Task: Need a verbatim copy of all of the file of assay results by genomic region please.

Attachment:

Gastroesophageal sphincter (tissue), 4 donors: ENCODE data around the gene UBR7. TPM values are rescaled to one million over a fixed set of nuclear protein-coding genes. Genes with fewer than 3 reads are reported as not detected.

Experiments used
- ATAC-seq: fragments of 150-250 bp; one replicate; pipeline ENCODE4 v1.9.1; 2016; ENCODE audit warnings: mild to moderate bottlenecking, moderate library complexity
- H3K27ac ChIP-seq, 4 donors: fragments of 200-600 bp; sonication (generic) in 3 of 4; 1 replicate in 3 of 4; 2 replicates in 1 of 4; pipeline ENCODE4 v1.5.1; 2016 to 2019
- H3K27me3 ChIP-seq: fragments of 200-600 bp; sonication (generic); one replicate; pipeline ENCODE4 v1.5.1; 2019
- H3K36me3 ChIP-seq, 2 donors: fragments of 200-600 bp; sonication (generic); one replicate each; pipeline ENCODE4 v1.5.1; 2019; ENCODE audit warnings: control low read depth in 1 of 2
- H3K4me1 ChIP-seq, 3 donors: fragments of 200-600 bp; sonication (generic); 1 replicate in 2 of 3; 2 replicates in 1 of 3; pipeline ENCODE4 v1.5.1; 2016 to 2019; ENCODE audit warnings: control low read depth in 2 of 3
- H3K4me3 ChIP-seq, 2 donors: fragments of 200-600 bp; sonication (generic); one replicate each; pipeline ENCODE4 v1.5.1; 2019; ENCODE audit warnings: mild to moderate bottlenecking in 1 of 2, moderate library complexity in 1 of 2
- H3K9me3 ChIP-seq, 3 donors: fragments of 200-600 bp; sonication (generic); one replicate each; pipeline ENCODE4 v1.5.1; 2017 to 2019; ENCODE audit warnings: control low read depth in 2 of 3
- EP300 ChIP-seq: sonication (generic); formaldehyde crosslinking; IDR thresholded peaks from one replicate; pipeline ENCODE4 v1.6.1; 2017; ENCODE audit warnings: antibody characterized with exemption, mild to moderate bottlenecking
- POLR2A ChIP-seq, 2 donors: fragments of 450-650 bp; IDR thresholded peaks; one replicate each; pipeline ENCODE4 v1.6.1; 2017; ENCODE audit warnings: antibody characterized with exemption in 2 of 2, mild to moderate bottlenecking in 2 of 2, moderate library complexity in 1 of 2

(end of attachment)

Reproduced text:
Gastroesophageal sphincter (tissue), 4 donors: ENCODE data around the gene UBR7. TPM values are rescaled to one million over a fixed set of nuclear protein-coding genes. Genes with fewer than 3 reads are reported as not detected.

Experiments used
- ATAC-seq: fragments of 150-250 bp; one replicate; pipeline ENCODE4 v1.9.1; 2016; ENCODE audit warnings: mild to moderate bottlenecking, moderate library complexity
- H3K27ac ChIP-seq, 4 donors: fragments of 200-600 bp; sonication (generic) in 3 of 4; 1 replicate in 3 of 4; 2 replicates in 1 of 4; pipeline ENCODE4 v1.5.1; 2016 to 2019
- H3K27me3 ChIP-seq: fragments of 200-600 bp; sonication (generic); one replicate; pipeline ENCODE4 v1.5.1; 2019
- H3K36me3 ChIP-seq, 2 donors: fragments of 200-600 bp; sonication (generic); one replicate each; pipeline ENCODE4 v1.5.1; 2019; ENCODE audit warnings: control low read depth in 1 of 2
- H3K4me1 ChIP-seq, 3 donors: fragments of 200-600 bp; sonication (generic); 1 replicate in 2 of 3; 2 replicates in 1 of 3; pipeline ENCODE4 v1.5.1; 2016 to 2019; ENCODE audit warnings: control low read depth in 2 of 3
- H3K4me3 ChIP-seq, 2 donors: fragments of 200-600 bp; sonication (generic); one replicate each; pipeline ENCODE4 v1.5.1; 2019; ENCODE audit warnings: mild to moderate bottlenecking in 1 of 2, moderate library complexity in 1 of 2
- H3K9me3 ChIP-seq, 3 donors: fragments of 200-600 bp; sonication (generic); one replicate each; pipeline ENCODE4 v1.5.1; 2017 to 2019; ENCODE audit warnings: control low read depth in 2 of 3
- EP300 ChIP-seq: sonication (generic); formaldehyde crosslinking; IDR thresholded peaks from one replicate; pipeline ENCODE4 v1.6.1; 2017; ENCODE audit warnings: antibody characterized with exemption, mild to moderate bottlenecking
- POLR2A ChIP-seq, 2 donors: fragments of 450-650 bp; IDR thresholded peaks; one replicate each; pipeline ENCODE4 v1.6.1; 2017; ENCODE audit warnings: antibody characterized with exemption in 2 of 2, mild to moderate bottlenecking in 2 of 2, moderate library complexity in 1 of 2